Erin L. Belfort, Enrico Mezzacappa and Katherine Ginnis Pages 258 - 262 ( 5 )
Objective: Anecdotally, we noticed an increasing number of adolescents evaluated in our psychiatric emergency room after sending an electronic communication (text message, instant message, email, social networking site posting) of suicidality. In this study we aimed to describe key similarities and differences among adolescents who communicated their suicidality to others via electronic versus other means.
Methods: We reviewed consecutive adolescent psychiatric emergency room assessments over a 4-year time period conducted at Children’s Hospital, Boston, a large tertiary care pediatric hospital, for the chief complaint of suicidality. We broadly defined suicidality as ideation, intent, plans, attempts, and other self-injurious behaviors. We ascertained how the patient communicated their suicidality, and to whom, and we obtained demographic and other pertinent clinical information.
Results: There were a total of 1,350 psychiatric evaluations done at Children’s Hospital, Boston for the chief complaint of suicidality during the study period. The vast majority (n = 1260) of patients communicated their suicidality verbally or via witnessed gesture. There were 54 who communicated suicidality via a hand-written note and 36 who communicated suicidality via electronic means. Patients in our comparison groups were demographically and clinically similar. One striking difference was to whom each group communicated their distress. Of those who communicated electronically, the majority, 67%, did so to a peer and only 33% to an adult, whereas those who communicated via written notes were more likely to do so to an adult. In the written note group, 7% communicated to a peer and 93% to an adult. Not surprisingly, the numbers of electronic communications of suicidality increased over the four-year study period from 2005 to 2009.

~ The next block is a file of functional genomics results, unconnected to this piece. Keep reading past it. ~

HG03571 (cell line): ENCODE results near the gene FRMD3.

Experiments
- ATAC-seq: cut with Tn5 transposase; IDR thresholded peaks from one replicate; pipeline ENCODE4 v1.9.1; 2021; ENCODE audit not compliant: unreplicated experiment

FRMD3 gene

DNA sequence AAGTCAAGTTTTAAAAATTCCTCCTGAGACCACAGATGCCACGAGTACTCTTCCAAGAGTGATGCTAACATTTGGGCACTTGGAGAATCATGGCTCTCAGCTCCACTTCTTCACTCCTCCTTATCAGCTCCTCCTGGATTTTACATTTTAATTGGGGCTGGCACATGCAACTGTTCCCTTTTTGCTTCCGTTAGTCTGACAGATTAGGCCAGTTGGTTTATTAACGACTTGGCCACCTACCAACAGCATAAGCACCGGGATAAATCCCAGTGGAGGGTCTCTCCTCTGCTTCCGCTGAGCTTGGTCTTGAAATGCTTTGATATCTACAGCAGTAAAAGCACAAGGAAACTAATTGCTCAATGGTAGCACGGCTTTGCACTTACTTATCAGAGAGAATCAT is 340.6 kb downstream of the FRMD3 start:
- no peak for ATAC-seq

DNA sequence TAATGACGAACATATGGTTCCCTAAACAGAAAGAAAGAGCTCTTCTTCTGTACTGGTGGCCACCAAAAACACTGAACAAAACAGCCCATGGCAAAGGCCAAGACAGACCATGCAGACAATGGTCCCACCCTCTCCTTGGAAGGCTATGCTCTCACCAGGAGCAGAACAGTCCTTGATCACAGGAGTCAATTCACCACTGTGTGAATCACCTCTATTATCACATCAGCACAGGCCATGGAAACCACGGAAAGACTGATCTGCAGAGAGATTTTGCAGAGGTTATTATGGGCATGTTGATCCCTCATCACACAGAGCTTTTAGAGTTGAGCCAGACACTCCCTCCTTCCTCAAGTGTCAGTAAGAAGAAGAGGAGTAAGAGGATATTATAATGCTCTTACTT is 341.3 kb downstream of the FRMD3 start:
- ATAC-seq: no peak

Conclusions: The increasing use of technology for communication among adolescents may mean that a peer is the first recipient of a ‘distress call’. Therefore, differential patterns of communication among adolescents with suicidality may have implications for their clinical management and the timely provision of needed services. Our findings also point to the importance of taking a media use history, particularly for adolescent patients who are high media users, and psychoeducational prevention programs in schools concerning appropriate responses to such calls. Replication is needed using prospective designs to conduct systematic inquiry about modes of communication used by suicidal adolescents.
Adolescent suicide, media, communication.
Cambridge Hospital, 1493 Cambridge Street, Cambridge, MA 01239, USA.